JPMorgan Chase and others are shoring up balance sheets by reducing or eliminating these financial lifelines to entrepreneurs
For small business owners, a line of credit can be a lifesaver, giving them a buffer against cash-flow problems and enabling them to handle regular expenses such as payroll. But beginning in March, according to documents obtained by BusinessWeek, JPMorgan Chase (JPM) suspended credit lines for a large number of business owners. According to someone familiar with the matter, the move affected thousands of businesses. They had been clients of Washington Mutual before Chase bought the ailing bank in September 2008. The documents show that Chase tasked a special group inside the bank with responding to inquiries from borrowers.
The bank can expect plenty of those, at least partly because in many cases the businesses whose lines were cut had not missed loan payments. Instead, their credit score or their financials had deteriorated, and credit-line agreements typically give banks the right to change the terms of the line if there is a change in the borrower's financial situation. In this case, the changes in the terms are dramatic. If business owners can't convince Chase of their creditworthiness, they have three options: 1) pay off the balance in full; 2) agree to a conversion of the line of credit into a term loan; or 3) go into default.
Business owners who accept the conversion to a term loan will likely see dramatically higher monthly payments. A business owner may be able to keep a line of credit open with interest-only payments, but term loans typically have to be paid off—interest and principal—within three to five years. Plus, they may carry higher interest rates.
Thomas Kelly, a spokesman for Chase, says the bank continually reviews the lines of credit in its portfolio. "We contact customers if we determine there has been an adverse change in their financial condition or credit history. We may eliminate the unused portion of their credit line and set up a standard repayment plan." Kelly says the bank encourages customers to contact Chase if they want the decision reevaluated or if they want to provide information such as their federal tax return. And he says the bank has assigned staff to work with customers who want such decisions reexamined.
Donald Raftery, managing director at Greenwich Associates, a Stamford (Conn.)-based financial-services consulting firm, says the banks, overwhelmed with problem loans, are "trying to take a very active approach on a broad segment of companies. There's no individual type of approach. [Small companies] feel like they're being treated like a number."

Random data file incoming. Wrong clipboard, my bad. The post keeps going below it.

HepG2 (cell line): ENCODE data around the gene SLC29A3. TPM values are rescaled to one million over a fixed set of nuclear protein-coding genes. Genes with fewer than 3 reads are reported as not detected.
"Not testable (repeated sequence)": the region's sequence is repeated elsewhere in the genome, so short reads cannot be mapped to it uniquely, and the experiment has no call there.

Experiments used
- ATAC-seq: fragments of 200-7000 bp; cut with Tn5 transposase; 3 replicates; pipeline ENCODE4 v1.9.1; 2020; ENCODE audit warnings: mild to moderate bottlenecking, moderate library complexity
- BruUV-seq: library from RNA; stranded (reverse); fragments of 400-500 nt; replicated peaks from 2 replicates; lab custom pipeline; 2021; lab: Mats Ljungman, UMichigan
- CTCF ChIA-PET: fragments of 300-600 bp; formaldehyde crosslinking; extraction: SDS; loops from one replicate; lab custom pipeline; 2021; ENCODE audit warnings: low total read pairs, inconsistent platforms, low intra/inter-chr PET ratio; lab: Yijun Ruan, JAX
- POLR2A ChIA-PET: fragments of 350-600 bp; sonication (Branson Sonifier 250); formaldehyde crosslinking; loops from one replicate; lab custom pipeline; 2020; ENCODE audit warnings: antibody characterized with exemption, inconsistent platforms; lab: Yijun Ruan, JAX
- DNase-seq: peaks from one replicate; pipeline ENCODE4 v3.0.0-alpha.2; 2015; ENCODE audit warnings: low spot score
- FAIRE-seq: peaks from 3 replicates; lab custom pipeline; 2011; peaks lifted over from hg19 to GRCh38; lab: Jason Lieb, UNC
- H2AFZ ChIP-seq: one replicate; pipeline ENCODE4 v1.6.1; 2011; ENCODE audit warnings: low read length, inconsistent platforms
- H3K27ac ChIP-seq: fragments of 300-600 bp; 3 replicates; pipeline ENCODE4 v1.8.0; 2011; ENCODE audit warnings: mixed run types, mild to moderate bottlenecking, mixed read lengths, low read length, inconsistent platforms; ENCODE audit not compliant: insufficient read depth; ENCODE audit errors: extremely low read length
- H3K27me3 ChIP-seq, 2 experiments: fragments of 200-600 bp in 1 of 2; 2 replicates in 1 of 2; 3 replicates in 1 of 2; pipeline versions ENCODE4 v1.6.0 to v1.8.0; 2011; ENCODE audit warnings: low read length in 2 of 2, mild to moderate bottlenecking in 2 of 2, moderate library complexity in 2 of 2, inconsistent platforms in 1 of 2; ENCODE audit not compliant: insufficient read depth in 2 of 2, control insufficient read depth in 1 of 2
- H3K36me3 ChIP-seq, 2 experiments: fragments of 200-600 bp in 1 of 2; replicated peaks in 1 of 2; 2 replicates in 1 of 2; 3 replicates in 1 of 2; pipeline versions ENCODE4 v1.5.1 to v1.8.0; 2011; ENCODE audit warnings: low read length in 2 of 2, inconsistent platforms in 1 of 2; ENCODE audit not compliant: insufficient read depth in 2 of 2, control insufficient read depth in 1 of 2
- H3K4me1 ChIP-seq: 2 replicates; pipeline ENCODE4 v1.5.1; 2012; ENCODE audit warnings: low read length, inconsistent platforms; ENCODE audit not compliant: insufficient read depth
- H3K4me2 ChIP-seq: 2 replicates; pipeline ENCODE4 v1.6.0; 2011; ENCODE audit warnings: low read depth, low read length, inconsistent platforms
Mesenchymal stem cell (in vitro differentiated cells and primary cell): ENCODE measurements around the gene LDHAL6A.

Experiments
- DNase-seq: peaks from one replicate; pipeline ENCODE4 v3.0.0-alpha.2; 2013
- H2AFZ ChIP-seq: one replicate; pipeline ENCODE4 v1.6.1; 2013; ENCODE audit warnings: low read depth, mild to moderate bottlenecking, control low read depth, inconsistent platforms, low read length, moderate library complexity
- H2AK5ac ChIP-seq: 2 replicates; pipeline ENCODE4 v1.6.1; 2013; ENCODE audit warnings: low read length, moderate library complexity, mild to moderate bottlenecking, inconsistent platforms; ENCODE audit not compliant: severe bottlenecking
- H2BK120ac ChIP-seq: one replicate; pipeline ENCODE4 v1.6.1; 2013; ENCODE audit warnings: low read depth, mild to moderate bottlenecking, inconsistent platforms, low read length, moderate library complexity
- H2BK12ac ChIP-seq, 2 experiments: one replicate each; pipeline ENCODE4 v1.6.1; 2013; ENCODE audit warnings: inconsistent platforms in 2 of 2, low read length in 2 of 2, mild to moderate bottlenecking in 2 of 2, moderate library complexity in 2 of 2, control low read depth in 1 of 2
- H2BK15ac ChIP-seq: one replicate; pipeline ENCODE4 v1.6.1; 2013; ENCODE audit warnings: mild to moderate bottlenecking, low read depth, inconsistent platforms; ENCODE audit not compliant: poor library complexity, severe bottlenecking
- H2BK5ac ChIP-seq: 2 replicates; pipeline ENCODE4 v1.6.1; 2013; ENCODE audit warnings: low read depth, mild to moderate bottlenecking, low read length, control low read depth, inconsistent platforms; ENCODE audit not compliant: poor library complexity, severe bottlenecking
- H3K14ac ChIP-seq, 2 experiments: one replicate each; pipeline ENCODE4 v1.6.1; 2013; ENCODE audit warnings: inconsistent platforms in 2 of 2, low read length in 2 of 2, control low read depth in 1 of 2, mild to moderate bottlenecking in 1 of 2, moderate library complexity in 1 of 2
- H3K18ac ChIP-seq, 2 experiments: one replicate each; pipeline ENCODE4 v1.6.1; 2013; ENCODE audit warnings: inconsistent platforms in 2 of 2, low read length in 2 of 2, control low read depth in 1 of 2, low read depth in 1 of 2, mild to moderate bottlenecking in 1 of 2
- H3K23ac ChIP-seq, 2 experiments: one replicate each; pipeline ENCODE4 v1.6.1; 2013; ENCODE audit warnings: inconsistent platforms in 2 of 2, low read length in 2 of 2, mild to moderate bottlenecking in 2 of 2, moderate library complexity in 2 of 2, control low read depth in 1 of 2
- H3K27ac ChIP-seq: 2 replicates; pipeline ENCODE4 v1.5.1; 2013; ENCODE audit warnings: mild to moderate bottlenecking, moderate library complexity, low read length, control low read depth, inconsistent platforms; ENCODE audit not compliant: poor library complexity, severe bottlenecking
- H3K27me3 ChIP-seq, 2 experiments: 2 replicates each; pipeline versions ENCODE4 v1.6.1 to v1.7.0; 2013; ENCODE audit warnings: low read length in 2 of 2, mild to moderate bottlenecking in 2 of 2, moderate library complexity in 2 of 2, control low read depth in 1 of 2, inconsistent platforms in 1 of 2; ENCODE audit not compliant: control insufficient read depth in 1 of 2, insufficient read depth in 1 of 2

Mark Fitchett, the owner of $300,000 music school operator L&M Music in Long Beach, Calif., would certainly agree. He had been a Washington Mutual customer before the bank was acquired by Chase. He had four overdraft lines of credit of $10,000 each, one for each of his schools and one for the parent company, and has been drawing on them at the beginning of each month to help pay the music instructors that contract with his company. In late April, Fitchett was checking his account online and noticed that two of the lines were not showing up. That day a letter arrived saying that, due to an adverse change in his "financial condition and/or credit history," Chase was blocking him from drawing on those two lines. Fitchett said he called Chase, but still doesn't understand what change prompted the move. He's trying to get the lines reinstated, but he's also shopping around for a new line. "I'm thinking now about how I'm going to cover the first week [of paychecks] next month," Fitchett says.
The phenomenon may extend well beyond Chase and its borrowers. "I'm hearing it more and more," says Stacey Sanchez, senior community loan officer with San Diego-based CDC Small Business Finance, a community development corporation, who says entrepreneurs often turn to her institution when their credit lines are pulled. Sanchez says the increased aggressiveness on the part of lenders may be due in part to banks now being in possession of 2008 tax returns for most of their clients, which show the full ugliness of the last quarter of 2008.
And suspending lines of credit is certainly an efficient way to reduce the risk on a bank's balance sheet. According to officials at the Office of the Comptroller of the Currency, bank reserves for bad loans are based on the total exposure to a customer. So if a bank has a $100,000 line of credit with a small firm and only $20,000 is drawn down, the total exposure is still $100,000, and the bank usually will reserve for loan losses based on that amount. But if they convert the $20,000 outstanding to a term loan and cancel the line of credit, or if they simply cut the line to $20,000, the reserves would be based on that $20,000 figure.
Regulatory pressure likely plays a part as well. Bert Ely, an Alexandria (Va.)-based financial-services consultant, says he hears repeatedly from banks around the country that while the White House and Treasury talk about the need for lending to small business, local bank examiners continue to pressure them to upgrade the quality of their loan portfolios. "You have a disconnect between what policymakers are saying and what the rank-and-file bank examiners and supervisors are saying," Ely says. That has painful repercussions for business owners around the country.